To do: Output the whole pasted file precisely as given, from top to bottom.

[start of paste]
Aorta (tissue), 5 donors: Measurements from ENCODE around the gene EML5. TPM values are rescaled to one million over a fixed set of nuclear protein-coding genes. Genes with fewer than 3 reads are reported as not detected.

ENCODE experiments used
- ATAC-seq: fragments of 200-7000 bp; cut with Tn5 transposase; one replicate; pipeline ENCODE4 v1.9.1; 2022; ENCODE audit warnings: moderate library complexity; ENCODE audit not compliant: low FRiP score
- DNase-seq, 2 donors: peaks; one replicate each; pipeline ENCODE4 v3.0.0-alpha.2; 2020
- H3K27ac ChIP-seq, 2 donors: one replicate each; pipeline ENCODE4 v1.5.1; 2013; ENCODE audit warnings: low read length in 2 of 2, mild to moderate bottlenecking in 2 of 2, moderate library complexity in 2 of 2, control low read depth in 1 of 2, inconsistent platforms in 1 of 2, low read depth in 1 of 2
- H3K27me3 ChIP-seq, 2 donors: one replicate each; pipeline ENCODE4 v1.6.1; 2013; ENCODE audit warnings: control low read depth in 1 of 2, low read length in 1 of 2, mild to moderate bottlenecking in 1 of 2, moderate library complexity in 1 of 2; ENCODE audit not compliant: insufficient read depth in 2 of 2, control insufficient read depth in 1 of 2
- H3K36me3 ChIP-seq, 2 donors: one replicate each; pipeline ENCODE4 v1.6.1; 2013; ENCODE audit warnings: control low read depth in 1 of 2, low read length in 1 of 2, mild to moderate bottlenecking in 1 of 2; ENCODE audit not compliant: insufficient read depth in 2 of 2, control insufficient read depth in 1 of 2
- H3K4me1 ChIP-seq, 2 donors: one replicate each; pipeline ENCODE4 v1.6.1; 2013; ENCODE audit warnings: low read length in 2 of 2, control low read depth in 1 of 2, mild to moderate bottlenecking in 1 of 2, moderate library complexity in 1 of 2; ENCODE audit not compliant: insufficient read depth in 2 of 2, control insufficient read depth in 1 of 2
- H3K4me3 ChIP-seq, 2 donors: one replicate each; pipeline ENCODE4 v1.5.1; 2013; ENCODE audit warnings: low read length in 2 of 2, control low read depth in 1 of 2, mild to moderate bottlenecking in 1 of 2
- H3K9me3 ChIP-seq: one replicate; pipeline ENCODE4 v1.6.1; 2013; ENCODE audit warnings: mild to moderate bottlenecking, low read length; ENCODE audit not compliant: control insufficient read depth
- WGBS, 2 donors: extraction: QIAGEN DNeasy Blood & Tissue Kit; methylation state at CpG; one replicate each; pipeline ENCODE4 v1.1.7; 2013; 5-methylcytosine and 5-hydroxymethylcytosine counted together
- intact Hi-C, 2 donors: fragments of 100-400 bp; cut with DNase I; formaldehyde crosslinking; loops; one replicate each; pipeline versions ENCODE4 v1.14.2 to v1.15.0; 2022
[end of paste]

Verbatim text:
Aorta (tissue), 5 donors: Measurements from ENCODE around the gene EML5. TPM values are rescaled to one million over a fixed set of nuclear protein-coding genes. Genes with fewer than 3 reads are reported as not detected.

ENCODE experiments used
- ATAC-seq: fragments of 200-7000 bp; cut with Tn5 transposase; one replicate; pipeline ENCODE4 v1.9.1; 2022; ENCODE audit warnings: moderate library complexity; ENCODE audit not compliant: low FRiP score
- DNase-seq, 2 donors: peaks; one replicate each; pipeline ENCODE4 v3.0.0-alpha.2; 2020
- H3K27ac ChIP-seq, 2 donors: one replicate each; pipeline ENCODE4 v1.5.1; 2013; ENCODE audit warnings: low read length in 2 of 2, mild to moderate bottlenecking in 2 of 2, moderate library complexity in 2 of 2, control low read depth in 1 of 2, inconsistent platforms in 1 of 2, low read depth in 1 of 2
- H3K27me3 ChIP-seq, 2 donors: one replicate each; pipeline ENCODE4 v1.6.1; 2013; ENCODE audit warnings: control low read depth in 1 of 2, low read length in 1 of 2, mild to moderate bottlenecking in 1 of 2, moderate library complexity in 1 of 2; ENCODE audit not compliant: insufficient read depth in 2 of 2, control insufficient read depth in 1 of 2
- H3K36me3 ChIP-seq, 2 donors: one replicate each; pipeline ENCODE4 v1.6.1; 2013; ENCODE audit warnings: control low read depth in 1 of 2, low read length in 1 of 2, mild to moderate bottlenecking in 1 of 2; ENCODE audit not compliant: insufficient read depth in 2 of 2, control insufficient read depth in 1 of 2
- H3K4me1 ChIP-seq, 2 donors: one replicate each; pipeline ENCODE4 v1.6.1; 2013; ENCODE audit warnings: low read length in 2 of 2, control low read depth in 1 of 2, mild to moderate bottlenecking in 1 of 2, moderate library complexity in 1 of 2; ENCODE audit not compliant: insufficient read depth in 2 of 2, control insufficient read depth in 1 of 2
- H3K4me3 ChIP-seq, 2 donors: one replicate each; pipeline ENCODE4 v1.5.1; 2013; ENCODE audit warnings: low read length in 2 of 2, control low read depth in 1 of 2, mild to moderate bottlenecking in 1 of 2
- H3K9me3 ChIP-seq: one replicate; pipeline ENCODE4 v1.6.1; 2013; ENCODE audit warnings: mild to moderate bottlenecking, low read length; ENCODE audit not compliant: control insufficient read depth
- WGBS, 2 donors: extraction: QIAGEN DNeasy Blood & Tissue Kit; methylation state at CpG; one replicate each; pipeline ENCODE4 v1.1.7; 2013; 5-methylcytosine and 5-hydroxymethylcytosine counted together
- intact Hi-C, 2 donors: fragments of 100-400 bp; cut with DNase I; formaldehyde crosslinking; loops; one replicate each; pipeline versions ENCODE4 v1.14.2 to v1.15.0; 2022